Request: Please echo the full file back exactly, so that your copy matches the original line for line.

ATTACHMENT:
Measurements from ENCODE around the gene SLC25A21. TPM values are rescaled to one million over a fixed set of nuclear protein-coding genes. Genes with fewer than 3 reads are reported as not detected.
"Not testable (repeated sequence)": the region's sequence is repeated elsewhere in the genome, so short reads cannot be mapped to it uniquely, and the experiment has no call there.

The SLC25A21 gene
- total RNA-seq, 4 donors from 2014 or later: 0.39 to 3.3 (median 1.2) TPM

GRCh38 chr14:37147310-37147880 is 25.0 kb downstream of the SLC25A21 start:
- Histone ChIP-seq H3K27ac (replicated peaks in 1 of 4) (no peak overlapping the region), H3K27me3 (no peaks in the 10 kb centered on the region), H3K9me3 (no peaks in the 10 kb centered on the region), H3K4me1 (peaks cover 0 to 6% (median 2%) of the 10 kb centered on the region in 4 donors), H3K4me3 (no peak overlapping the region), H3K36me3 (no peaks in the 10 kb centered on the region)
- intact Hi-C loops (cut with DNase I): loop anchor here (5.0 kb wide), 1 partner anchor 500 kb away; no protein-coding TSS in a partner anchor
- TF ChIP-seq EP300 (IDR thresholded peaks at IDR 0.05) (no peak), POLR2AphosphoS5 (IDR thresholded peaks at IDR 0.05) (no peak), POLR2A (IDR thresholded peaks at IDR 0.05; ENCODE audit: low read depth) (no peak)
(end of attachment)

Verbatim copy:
Measurements from ENCODE around the gene SLC25A21. TPM values are rescaled to one million over a fixed set of nuclear protein-coding genes. Genes with fewer than 3 reads are reported as not detected.
"Not testable (repeated sequence)": the region's sequence is repeated elsewhere in the genome, so short reads cannot be mapped to it uniquely, and the experiment has no call there.

The SLC25A21 gene
- total RNA-seq, 4 donors from 2014 or later: 0.39 to 3.3 (median 1.2) TPM

GRCh38 chr14:37147310-37147880 is 25.0 kb downstream of the SLC25A21 start:
- Histone ChIP-seq H3K27ac (replicated peaks in 1 of 4) (no peak overlapping the region), H3K27me3 (no peaks in the 10 kb centered on the region), H3K9me3 (no peaks in the 10 kb centered on the region), H3K4me1 (peaks cover 0 to 6% (median 2%) of the 10 kb centered on the region in 4 donors), H3K4me3 (no peak overlapping the region), H3K36me3 (no peaks in the 10 kb centered on the region)
- intact Hi-C loops (cut with DNase I): loop anchor here (5.0 kb wide), 1 partner anchor 500 kb away; no protein-coding TSS in a partner anchor
- TF ChIP-seq EP300 (IDR thresholded peaks at IDR 0.05) (no peak), POLR2AphosphoS5 (IDR thresholded peaks at IDR 0.05) (no peak), POLR2A (IDR thresholded peaks at IDR 0.05; ENCODE audit: low read depth) (no peak)